Hi, this is Amanda from Berroco and I’ll be demonstrating Kitchener stitch, which can also be called grafting.
This technique is used to join together two sets of live stitches, meaning stitches that you have on your needle and have not bound off. I’m going to be using Comfort Chunky today for this demonstration, and I have a contrasting color on my needle so that you can see easily how the grafting is working.
When you’re ready to join your two sets of live stitches together, you’ll want to have them positioned on your needles so that the wrong sides of the fabric touching are touching each other - so here you can see the purl side of my stockinette and the purl side of this panel are touching, and then the knit side is on the outside. And you'll want to have the tips of your needles pointing from left to right, like this.
The stitch itself is a repeat of 4 steps. Before you start the actual repeat though, you need to work a couple of set-up steps first:
1. So, the first step is to draw the yarn on your needle through the first stitch on the front needle as if to PURL. So I just put it from right to left as if to purl, then I'm drawing the yarn through. I'm going to leave a 6" tail since I'm using a separate piece of yarn, however you could also cut a long tail from one of your original pieces and use that instead. That was step one.
2. And my second step is to put my needle through the first stitch on the back needle as if to KNIT. So I'm going to come through here and go from the left to the right as if to knit, and then draw your yarn through. And you don't want to do it super tight - keep it snug-ish but not really tight.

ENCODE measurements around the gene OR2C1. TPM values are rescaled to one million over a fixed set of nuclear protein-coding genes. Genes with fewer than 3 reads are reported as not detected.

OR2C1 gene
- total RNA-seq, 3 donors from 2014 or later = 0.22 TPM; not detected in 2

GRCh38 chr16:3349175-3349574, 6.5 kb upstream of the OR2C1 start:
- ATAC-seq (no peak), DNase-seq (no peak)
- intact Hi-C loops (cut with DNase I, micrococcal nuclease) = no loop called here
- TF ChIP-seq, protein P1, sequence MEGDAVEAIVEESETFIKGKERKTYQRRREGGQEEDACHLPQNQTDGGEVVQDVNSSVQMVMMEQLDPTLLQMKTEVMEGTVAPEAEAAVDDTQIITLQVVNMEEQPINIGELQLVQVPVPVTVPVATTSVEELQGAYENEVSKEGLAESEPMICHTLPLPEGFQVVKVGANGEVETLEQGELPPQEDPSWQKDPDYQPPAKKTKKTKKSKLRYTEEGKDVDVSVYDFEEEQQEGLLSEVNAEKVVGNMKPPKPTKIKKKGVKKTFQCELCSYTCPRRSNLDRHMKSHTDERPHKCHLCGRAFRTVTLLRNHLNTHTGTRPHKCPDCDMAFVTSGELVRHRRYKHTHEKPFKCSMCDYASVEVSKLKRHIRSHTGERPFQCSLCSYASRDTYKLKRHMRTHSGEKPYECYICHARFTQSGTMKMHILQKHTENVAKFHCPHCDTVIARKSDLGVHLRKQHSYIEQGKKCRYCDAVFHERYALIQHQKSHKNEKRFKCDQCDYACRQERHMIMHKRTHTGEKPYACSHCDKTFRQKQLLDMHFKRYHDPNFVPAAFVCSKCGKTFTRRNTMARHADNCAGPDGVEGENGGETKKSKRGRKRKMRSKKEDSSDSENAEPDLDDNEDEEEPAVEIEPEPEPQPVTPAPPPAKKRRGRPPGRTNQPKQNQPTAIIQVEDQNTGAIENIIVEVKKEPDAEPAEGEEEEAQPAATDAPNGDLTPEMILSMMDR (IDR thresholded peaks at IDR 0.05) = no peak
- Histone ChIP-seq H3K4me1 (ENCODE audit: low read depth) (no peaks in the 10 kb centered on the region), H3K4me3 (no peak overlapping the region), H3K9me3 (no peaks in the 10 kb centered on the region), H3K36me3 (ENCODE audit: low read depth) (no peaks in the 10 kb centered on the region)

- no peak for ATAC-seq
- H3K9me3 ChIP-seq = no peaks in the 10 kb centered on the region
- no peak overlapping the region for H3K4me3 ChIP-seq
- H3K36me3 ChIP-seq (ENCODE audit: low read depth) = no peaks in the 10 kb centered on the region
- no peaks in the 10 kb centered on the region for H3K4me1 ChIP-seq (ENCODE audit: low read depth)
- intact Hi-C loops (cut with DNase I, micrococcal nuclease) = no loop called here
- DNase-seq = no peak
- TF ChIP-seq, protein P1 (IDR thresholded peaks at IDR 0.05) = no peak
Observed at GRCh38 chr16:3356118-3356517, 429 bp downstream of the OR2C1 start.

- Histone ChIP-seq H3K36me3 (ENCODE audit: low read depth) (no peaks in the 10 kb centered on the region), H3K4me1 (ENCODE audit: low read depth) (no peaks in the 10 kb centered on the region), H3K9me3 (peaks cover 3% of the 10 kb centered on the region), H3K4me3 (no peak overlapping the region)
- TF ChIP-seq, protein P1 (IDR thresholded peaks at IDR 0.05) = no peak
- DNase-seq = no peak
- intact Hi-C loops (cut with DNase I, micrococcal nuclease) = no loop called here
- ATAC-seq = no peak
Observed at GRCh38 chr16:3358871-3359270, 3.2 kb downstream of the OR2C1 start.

Now I'm ready to start the 4-step repeat:
1. First, I'm going to run my needle through the first stitch on my front needle as if to KNIT, and slip that stitch off the needle.
2. Next, I'm going to run my needle through the next stitch on the needle as if to PURL, and leave it on the needle. Now I can draw my yarn through and make sure my tails are staying nice.
3. Then, I'm going to run the needle through the first stitch on the back needle as if to PURL, and slip that off the needle.
4. And then run it through the next stitch on as if to KNIT, and leave it on. Then I can draw my yarn back through.
So that was one repeat of the four steps. I'll do it again. My needle goes through the first stitch on the front needle as if to knit, then I slip that off. Then I run it through the next stitch as if to purl and leave it on. Now I go to the back and run my needle through as if to purl, slip it off, put my needle through as if to knit, and leave it on.
Continue repeating these four steps until I have just one stitch left on each of my needles.
I've been working across the row and I've just finished another four-step repeat and now I have one stitch left on each of my needles.
1. So, to finish everything, I'm going to first run my needle through the stitch on the front needle as if to KNIT and slip it off.
2. And then run it through the last stitch on the back needle as if to PURL and slip that one off. Then I'll tighten up my ends there.
And I naturally do my grafting at a tension that's a little bit too loose, so you can see the stitches look a little larger along the graft than they do in other places. So, what I like to do afterwards is run through here and tighten things up. So I notice that these stitches are particularly big and that they run this way, so what I'm going to do is use my needle to kind of pull that extra yarn and even it out across the row.
Now that I've completed evening out my grafting row, everything looks pretty uniform, and it would be especially not noticeable if you were using the same color as your knitting had been. And there's how it looks on the back.
That’s all there is to it! Thanks for watching.